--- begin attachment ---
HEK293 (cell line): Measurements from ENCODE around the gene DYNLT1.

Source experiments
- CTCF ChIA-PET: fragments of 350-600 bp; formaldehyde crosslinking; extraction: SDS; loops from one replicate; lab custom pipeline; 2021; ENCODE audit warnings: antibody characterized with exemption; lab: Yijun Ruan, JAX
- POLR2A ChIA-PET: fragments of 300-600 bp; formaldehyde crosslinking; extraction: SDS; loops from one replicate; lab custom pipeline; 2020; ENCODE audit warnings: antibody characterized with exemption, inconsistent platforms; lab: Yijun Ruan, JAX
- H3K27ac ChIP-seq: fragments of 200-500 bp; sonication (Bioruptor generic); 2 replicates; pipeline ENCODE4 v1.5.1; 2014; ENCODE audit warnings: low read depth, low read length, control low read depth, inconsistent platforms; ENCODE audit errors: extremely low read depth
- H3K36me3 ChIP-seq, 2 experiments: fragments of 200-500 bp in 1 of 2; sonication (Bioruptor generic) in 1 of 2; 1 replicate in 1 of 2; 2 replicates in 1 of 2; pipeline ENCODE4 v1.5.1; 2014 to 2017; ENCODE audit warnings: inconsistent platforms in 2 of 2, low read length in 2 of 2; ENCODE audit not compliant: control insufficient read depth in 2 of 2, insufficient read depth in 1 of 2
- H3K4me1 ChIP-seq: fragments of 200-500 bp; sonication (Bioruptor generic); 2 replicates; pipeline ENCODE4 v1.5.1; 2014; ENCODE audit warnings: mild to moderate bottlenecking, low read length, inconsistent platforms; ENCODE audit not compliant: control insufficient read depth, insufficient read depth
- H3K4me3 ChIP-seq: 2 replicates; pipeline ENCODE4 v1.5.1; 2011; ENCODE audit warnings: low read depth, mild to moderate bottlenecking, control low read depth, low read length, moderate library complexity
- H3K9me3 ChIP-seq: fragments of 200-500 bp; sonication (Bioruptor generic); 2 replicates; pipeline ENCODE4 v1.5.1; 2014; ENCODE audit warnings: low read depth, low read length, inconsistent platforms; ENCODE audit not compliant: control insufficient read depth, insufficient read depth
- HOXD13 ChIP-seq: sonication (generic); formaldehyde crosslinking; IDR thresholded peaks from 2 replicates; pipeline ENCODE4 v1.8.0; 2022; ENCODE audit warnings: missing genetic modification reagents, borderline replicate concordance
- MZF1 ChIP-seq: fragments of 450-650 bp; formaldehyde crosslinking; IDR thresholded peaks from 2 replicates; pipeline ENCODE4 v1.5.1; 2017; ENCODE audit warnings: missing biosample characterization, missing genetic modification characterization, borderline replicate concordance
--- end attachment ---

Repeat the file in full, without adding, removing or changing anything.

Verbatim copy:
HEK293 (cell line): Measurements from ENCODE around the gene DYNLT1.

Source experiments
- CTCF ChIA-PET: fragments of 350-600 bp; formaldehyde crosslinking; extraction: SDS; loops from one replicate; lab custom pipeline; 2021; ENCODE audit warnings: antibody characterized with exemption; lab: Yijun Ruan, JAX
- POLR2A ChIA-PET: fragments of 300-600 bp; formaldehyde crosslinking; extraction: SDS; loops from one replicate; lab custom pipeline; 2020; ENCODE audit warnings: antibody characterized with exemption, inconsistent platforms; lab: Yijun Ruan, JAX
- H3K27ac ChIP-seq: fragments of 200-500 bp; sonication (Bioruptor generic); 2 replicates; pipeline ENCODE4 v1.5.1; 2014; ENCODE audit warnings: low read depth, low read length, control low read depth, inconsistent platforms; ENCODE audit errors: extremely low read depth
- H3K36me3 ChIP-seq, 2 experiments: fragments of 200-500 bp in 1 of 2; sonication (Bioruptor generic) in 1 of 2; 1 replicate in 1 of 2; 2 replicates in 1 of 2; pipeline ENCODE4 v1.5.1; 2014 to 2017; ENCODE audit warnings: inconsistent platforms in 2 of 2, low read length in 2 of 2; ENCODE audit not compliant: control insufficient read depth in 2 of 2, insufficient read depth in 1 of 2
- H3K4me1 ChIP-seq: fragments of 200-500 bp; sonication (Bioruptor generic); 2 replicates; pipeline ENCODE4 v1.5.1; 2014; ENCODE audit warnings: mild to moderate bottlenecking, low read length, inconsistent platforms; ENCODE audit not compliant: control insufficient read depth, insufficient read depth
- H3K4me3 ChIP-seq: 2 replicates; pipeline ENCODE4 v1.5.1; 2011; ENCODE audit warnings: low read depth, mild to moderate bottlenecking, control low read depth, low read length, moderate library complexity
- H3K9me3 ChIP-seq: fragments of 200-500 bp; sonication (Bioruptor generic); 2 replicates; pipeline ENCODE4 v1.5.1; 2014; ENCODE audit warnings: low read depth, low read length, inconsistent platforms; ENCODE audit not compliant: control insufficient read depth, insufficient read depth
- HOXD13 ChIP-seq: sonication (generic); formaldehyde crosslinking; IDR thresholded peaks from 2 replicates; pipeline ENCODE4 v1.8.0; 2022; ENCODE audit warnings: missing genetic modification reagents, borderline replicate concordance
- MZF1 ChIP-seq: fragments of 450-650 bp; formaldehyde crosslinking; IDR thresholded peaks from 2 replicates; pipeline ENCODE4 v1.5.1; 2017; ENCODE audit warnings: missing biosample characterization, missing genetic modification characterization, borderline replicate concordance